October 2019 Jobs Report: Slowing, but Still Growing
The US economy added 128,000 jobs last month, and the unemployment rate is at 3.6%, up from 3.5% in September.
The labor market is uninterested in your pessimism. Yes, the General Motors strike had an effect, but not as much as expected. The resilience of job growth continues, though there are still underlying signs of weakness in the labor market.
The slowdown in jobs growth is more in keeping with a slow glide down than a sharp drop. Average employment gains through October are down from last year, which is still the weakest through 2011. The three-month moving average of private employment growth has been steadily increasing over the last few months. The share of prime-age workers hit a new high for this recovery, as solid job gains continue to pull workers into employment.
Even so, there is room for improvement. Employers may be adding jobs at a healthy clip, but workers aren’t seeing a pickup in wage growth. Rates of involuntary part-time work and long-term unemployment did not decline in October, which means some job seekers aren’t benefiting from this tight labor market.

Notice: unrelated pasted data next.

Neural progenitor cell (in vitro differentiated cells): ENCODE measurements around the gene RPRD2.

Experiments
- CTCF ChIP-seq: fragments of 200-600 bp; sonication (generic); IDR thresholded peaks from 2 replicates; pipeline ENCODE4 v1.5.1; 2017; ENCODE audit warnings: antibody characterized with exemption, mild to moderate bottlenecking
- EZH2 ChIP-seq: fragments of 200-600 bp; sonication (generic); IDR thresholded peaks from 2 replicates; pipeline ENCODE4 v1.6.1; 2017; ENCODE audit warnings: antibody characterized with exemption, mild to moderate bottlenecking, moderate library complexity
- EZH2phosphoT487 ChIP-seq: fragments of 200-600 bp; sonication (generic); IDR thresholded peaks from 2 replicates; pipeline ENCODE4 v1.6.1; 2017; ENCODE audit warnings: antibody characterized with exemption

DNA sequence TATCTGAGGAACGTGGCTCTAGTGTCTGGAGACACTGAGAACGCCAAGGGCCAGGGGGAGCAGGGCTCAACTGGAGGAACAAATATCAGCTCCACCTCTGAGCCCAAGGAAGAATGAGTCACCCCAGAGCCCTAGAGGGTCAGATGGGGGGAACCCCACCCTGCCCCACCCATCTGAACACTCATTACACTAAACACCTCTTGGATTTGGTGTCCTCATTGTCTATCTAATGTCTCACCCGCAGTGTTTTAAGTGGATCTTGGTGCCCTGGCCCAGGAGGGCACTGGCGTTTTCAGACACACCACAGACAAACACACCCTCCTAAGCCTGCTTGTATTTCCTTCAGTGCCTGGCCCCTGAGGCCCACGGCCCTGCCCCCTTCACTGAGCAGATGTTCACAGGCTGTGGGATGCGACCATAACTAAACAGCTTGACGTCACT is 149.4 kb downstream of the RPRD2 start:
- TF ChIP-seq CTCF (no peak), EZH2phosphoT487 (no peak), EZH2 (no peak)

The good and the bad news is that this labor market is still what we thought it was: Slowing, but growing steadily, providing benefits for more workers, but not all.
Nick Bunker is the Economic Research Director for North America at the Indeed Hiring Lab who focuses on the U.S. labor market. He was previously a Senior Policy Analyst at the Washington Center for Equitable Growth, an economics think tank. Prior to that, Nick was a Research Assistant at the Center for American Progress. He holds a B.S.F.S. in international economics from Georgetown University.